So there it is. Steven Gerrard is to leave Liverpool at the end of the season. A glittering spell at Anfield will have its final chapter written and signed off in May. There will be sections on victories in the Champions League, FA Cup and Capital One Cup. But no mention of a Premier League title that has painfully evaded him.
Barring a miracle, Gerrard will leave without the biggest winners medal of them all around his neck. As with every great story comes a tragedy within, one that prompts sympathy and empathy in equal measure. One of the greatest players in the club's history will leave without the luxury of a league winners medal in his possession.
Anderson has more Premier League winners medals despite spending the majority of his time in English football watching from afar. Pascal Cygan received one despite being abysmal for Arsenal in 2004. Luke Chadwick, Ronnie Wallwork and Alexei Smertin are others who can somehow, incredulously, point to their medals with pride.
But not Gerrard. It will be something to haunt him throughout his career, and to be snidely sung about over on the terraces at Manchester United and Everton. He has gone close, to within touching distance, only to miss out.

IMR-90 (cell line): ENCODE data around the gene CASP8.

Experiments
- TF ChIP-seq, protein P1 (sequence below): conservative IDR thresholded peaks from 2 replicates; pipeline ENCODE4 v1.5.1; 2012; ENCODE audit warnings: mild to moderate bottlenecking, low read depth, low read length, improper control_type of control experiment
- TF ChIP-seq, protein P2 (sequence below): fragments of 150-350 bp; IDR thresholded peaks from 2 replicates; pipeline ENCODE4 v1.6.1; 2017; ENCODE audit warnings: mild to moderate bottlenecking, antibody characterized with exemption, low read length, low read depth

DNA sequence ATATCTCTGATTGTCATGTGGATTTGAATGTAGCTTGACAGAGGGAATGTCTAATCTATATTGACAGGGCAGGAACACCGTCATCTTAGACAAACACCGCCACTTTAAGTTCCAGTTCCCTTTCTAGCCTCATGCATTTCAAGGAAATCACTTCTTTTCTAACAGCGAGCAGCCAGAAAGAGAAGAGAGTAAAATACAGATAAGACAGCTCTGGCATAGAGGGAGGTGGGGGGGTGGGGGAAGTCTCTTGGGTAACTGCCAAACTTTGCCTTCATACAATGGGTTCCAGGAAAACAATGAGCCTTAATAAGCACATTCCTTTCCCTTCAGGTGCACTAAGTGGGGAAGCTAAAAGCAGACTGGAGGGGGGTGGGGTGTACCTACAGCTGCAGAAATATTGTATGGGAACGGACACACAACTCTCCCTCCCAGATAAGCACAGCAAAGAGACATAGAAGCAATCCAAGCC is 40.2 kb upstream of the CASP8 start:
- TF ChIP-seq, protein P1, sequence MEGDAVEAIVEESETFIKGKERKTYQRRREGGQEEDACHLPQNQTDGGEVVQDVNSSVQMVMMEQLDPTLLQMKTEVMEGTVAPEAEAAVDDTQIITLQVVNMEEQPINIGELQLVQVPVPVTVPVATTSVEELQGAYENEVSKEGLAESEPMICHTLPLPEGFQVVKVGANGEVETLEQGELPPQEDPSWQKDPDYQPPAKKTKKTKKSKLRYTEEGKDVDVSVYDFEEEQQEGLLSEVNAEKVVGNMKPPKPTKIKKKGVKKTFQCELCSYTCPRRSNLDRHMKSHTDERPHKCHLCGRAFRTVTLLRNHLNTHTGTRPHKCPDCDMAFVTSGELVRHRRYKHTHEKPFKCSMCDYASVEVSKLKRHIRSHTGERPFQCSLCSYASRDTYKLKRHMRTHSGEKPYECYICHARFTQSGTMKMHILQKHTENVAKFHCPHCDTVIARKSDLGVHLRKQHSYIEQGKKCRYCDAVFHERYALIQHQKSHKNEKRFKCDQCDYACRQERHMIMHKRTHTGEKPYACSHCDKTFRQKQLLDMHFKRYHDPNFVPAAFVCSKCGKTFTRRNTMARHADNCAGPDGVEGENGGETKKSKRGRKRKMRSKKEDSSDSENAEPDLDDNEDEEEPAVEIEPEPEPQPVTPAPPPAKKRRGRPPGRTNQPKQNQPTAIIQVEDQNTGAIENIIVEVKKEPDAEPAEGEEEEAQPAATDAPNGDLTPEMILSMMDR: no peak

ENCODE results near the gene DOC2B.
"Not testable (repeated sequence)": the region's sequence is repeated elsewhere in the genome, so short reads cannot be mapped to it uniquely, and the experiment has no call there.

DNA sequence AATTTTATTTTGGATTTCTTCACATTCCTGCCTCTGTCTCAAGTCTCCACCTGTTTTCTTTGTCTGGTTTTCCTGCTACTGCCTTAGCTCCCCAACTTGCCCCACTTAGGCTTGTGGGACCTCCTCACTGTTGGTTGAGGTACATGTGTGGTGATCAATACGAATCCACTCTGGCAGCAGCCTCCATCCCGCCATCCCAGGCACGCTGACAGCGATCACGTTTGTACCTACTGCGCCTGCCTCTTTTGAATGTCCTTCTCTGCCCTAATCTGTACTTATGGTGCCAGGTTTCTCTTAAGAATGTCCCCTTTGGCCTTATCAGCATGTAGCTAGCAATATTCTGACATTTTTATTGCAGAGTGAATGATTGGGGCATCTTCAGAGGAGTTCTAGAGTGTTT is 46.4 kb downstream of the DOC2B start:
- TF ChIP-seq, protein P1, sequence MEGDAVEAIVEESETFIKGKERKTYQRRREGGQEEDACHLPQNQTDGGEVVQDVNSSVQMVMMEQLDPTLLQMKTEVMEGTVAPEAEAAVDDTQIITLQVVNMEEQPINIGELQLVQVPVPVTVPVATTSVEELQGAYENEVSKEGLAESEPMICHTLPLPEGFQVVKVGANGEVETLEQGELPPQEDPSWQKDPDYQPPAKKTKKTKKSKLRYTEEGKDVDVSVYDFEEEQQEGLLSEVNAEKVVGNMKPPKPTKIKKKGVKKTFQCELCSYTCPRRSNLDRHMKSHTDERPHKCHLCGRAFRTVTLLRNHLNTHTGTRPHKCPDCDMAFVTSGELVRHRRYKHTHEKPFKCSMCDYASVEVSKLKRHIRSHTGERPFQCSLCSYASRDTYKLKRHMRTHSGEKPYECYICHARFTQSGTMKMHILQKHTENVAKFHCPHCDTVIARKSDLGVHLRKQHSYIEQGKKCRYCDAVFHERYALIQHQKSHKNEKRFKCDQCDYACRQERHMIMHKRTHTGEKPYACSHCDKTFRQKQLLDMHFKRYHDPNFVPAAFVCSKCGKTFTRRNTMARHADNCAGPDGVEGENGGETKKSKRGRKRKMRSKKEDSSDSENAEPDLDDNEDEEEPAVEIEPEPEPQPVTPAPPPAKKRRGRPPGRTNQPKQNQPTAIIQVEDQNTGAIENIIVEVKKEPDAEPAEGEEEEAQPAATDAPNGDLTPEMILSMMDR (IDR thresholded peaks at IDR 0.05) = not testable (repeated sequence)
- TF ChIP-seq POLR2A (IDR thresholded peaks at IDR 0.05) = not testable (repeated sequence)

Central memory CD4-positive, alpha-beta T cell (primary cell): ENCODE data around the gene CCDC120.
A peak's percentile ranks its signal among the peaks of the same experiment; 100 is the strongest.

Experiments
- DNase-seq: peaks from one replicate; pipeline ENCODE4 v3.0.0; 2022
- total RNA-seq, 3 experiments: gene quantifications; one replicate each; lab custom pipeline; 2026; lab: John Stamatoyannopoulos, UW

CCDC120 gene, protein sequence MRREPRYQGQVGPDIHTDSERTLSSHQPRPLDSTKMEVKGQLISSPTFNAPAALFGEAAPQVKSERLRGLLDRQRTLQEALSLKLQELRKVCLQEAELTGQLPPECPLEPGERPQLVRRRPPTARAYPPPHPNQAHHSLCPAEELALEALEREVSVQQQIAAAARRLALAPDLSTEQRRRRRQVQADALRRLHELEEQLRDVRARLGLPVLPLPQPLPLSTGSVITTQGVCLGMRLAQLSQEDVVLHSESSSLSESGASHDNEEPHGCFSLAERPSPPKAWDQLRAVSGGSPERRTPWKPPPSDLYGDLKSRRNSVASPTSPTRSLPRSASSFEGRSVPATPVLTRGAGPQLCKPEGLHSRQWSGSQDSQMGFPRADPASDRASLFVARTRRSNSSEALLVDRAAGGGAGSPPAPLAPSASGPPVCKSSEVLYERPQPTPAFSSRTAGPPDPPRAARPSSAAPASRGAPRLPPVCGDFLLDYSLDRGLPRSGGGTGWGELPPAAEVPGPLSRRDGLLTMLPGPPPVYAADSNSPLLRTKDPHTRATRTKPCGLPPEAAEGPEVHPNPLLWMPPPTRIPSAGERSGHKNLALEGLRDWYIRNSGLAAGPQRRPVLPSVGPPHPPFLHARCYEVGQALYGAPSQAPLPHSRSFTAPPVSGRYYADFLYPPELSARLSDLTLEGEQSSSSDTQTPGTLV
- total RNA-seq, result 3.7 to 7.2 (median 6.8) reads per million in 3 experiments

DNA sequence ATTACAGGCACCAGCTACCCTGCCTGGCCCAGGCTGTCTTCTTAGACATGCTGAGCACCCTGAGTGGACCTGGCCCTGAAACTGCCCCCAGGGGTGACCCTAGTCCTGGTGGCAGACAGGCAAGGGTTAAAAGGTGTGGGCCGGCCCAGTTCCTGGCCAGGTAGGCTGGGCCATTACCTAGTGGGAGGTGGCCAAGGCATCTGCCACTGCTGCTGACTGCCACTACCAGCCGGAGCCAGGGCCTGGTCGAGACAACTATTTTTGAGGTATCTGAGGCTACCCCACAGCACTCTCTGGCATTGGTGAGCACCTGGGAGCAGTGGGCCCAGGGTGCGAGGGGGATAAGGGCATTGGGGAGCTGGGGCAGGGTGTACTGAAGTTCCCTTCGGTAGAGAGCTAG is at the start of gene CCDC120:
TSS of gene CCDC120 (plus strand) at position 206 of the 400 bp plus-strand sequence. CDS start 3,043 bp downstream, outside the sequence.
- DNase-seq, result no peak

Last season was his greatest and last opportunity. A Fernando Torres-inspired season for the Reds under Rafael Benitez in 2009 aside, Luis Suarez's fantastic form should of delivered the title to Anfield.
Alas, a Gerrard mistake against Chelsea and capitulation against Crystal Palace at Selhurst Park saw the trophy end up in the grateful hands of Vincent Kompany at Manchester City instead.
This term without the maverick Uruguayan in their ranks their form has slid to the point where even European football next term looks optimistic. Whatever happens Gerrard will leave Anfield without the label of a Premier League champion.
Despite missing out on the league title, Gerrard will go down in folklore as one of the best players to ever don the famous red shirt. When in his pomp and prime, when capable of scoring over 20 goals a season, he was different class. Only Paul Scholes, Xavi, Andres Iniesta and Frank Lampard come close in the modern era.
The European triumph of 2005 was his finest hour. After being three down at half-time to AC Milan, the Reds' skipper rose and led the rallying fightback. A header, before further goals from Vladimir Smicer and Xabi Alonso, saw them turn the tables to eventually prevail via some Jersey Dudek heroics in a penalty shoot-out.
His display in the FA Cup final a year later was similarly stunning. As Alan Pardew's West Ham United threatened to prevail at the Millenium Stadium, Gerrard scored two crackers to force a penalty shoot-out. The second, a rasping shot from 30-yards past Shaka Hislop, is still one of the greatest goals in the history in the competition.
Wherever Gerrard goes next he is likely to be given the same love and affection given to him by the Liverpool faithful. His professionalism, leadership and dedication to the cause will make him a joy for whoever is lucky to manage him next.
It has been some ride for him at Anfield. He has won some big honours, but will rue his failure to win the biggest domestic gong of them all.